• TheNews International
  • facebook
  • twitter
  • rss

Selecting the Selectors!

They say junior cricketers are the future of any cricket team but in Pakistan, we don’t value them as important

Selecting the Selectors!
Moin Khan.

Cricket may be a funny game; but the way things work in Pakistan the cricket team is even funnier. Players with limited Test experience become selectors and players with vast experience (and match winning performances) are not considered for selection. Those who were ‘lucky’ enough to play in a Test match, when they become selectors, they deprive those who are worthy of playing regularly at the top level.

This is not the first time that players with little Test experience have been asked to decide the fate of those with more experience. Former Test cricketer Salahuddin Ahmed has been a selector for record dozen times but in his playing days, he was neglected by his selectors and only managed to play in five Tests. He has been active on the cricket scene and whenever a crisis is to be averted, he is the go-to guy; or that was what he used to be.

Now the go-to guy in Pakistan Cricket Board (PCB) is former captain Moin Khan who at the moment can be termed as the Superman of Pakistan cricket. He is not only the chief selector and the manager of a cricket team that is free till late July, but also the member of the coach committee that will select his successor as he was the last head coach of Team Pakistan. His flight was however thwarted by his boss Najam Sethi, who stepped in to quash the rumours regarding the removal of Misbah-ul-Haq ahead of the next World Cup. Well sir, this is what happens when you trust someone blindly and you should have known that.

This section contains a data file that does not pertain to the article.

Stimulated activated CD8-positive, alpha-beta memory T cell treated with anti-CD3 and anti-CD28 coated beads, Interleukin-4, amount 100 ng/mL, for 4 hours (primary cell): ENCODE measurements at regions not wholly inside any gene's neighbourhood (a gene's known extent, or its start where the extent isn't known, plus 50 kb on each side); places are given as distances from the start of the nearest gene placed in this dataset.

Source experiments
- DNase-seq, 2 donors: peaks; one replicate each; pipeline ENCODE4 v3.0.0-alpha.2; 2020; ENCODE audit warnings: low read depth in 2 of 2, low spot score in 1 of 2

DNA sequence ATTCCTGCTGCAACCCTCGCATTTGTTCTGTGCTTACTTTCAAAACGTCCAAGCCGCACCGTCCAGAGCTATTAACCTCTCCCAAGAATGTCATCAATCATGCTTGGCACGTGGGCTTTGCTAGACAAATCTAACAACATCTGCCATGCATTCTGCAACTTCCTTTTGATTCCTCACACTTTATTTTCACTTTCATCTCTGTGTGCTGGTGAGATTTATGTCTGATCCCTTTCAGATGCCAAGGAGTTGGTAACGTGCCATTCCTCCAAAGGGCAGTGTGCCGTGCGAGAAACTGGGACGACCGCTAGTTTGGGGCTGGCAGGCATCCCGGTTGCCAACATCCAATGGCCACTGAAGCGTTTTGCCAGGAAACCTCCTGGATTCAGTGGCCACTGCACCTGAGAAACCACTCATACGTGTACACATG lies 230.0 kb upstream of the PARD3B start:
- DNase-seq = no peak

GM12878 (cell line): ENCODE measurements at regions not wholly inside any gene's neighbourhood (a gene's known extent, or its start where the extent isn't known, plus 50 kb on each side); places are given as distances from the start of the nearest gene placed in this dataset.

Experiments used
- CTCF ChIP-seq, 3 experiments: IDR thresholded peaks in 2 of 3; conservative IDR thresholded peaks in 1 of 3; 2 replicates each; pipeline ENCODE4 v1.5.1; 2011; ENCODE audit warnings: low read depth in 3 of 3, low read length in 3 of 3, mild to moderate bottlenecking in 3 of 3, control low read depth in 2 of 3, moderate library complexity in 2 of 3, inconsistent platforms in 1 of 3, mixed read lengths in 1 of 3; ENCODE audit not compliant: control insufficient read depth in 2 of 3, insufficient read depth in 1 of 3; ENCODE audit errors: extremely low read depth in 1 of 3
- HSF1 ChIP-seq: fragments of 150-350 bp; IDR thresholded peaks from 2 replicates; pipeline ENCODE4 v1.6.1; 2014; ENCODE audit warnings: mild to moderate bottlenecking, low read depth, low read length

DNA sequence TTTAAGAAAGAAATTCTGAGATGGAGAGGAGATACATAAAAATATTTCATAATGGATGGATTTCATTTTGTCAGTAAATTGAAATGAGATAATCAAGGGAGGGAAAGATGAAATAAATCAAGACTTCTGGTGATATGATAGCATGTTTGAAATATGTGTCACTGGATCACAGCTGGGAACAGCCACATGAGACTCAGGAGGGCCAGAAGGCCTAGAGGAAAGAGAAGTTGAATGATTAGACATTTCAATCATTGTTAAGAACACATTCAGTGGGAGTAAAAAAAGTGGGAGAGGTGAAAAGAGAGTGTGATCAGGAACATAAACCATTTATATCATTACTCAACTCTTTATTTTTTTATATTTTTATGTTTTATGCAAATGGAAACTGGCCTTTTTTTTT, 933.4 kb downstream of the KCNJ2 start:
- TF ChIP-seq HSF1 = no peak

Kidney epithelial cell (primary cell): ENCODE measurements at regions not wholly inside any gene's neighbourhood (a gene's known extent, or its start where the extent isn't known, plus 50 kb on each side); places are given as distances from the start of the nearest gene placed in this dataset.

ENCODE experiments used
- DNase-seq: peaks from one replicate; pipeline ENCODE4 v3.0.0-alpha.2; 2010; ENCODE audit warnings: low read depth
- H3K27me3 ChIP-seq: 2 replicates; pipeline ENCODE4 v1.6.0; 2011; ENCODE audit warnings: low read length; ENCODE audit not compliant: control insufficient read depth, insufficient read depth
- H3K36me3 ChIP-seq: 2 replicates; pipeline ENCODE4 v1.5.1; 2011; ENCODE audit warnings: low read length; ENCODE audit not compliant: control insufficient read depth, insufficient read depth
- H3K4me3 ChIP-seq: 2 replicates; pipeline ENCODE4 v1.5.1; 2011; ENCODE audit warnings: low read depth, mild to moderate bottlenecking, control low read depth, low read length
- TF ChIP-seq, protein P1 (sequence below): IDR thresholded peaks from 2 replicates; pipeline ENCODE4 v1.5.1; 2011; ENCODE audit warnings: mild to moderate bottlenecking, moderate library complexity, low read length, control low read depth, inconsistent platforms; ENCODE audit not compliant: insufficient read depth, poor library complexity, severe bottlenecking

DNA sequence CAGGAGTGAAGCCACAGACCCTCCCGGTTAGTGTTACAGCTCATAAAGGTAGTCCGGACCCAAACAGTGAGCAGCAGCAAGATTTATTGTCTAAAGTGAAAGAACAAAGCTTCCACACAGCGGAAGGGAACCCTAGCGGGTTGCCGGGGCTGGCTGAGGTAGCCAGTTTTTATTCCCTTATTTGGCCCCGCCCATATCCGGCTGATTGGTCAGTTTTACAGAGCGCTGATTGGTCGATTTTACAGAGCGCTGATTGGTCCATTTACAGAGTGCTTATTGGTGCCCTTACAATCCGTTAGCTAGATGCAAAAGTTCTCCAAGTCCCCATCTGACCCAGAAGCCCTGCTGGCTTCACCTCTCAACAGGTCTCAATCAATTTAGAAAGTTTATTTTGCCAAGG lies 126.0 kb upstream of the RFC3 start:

Anyway, Moin Khan’s most important task is to select the best possible players for Pakistan’s tour of Sri Lanka which will be followed by matches against New Zealand, Australia and then the World Cup in New Zealand and Australia. He has been given a six-member committee to select the best XI but his own team features a handful of players who weren’t selected themselves when they were playing.

Now they are the ones deciding the fate of players who might be better, stronger and more deserving than they ever were. The first person who doesn’t deserve a place here is Mohammad Akram, the former bowling coach who should have been axed after Pakistani bowlers were thrashed all around during the Asia Cup and World T20. But since he had a two-year contract, he was relegated to ‘selectorial’ duties as well as coaching players in the National Cricket Academy. For a bowler who hardly featured in back-to-back matches for Pakistan, this is too much backing, isn’t it?

Then we have Wajahatullah Wasti whose own career lasted six Tests where he scored 329 runs with the help of two centuries — both scored in one match. His 349 runs in 15 ODIs include the half century that enabled Pakistan reach the final of the World Cup in 1999. Had he played more matches, who knows he might have stayed around, but the selectors didn’t favour him during his playing days.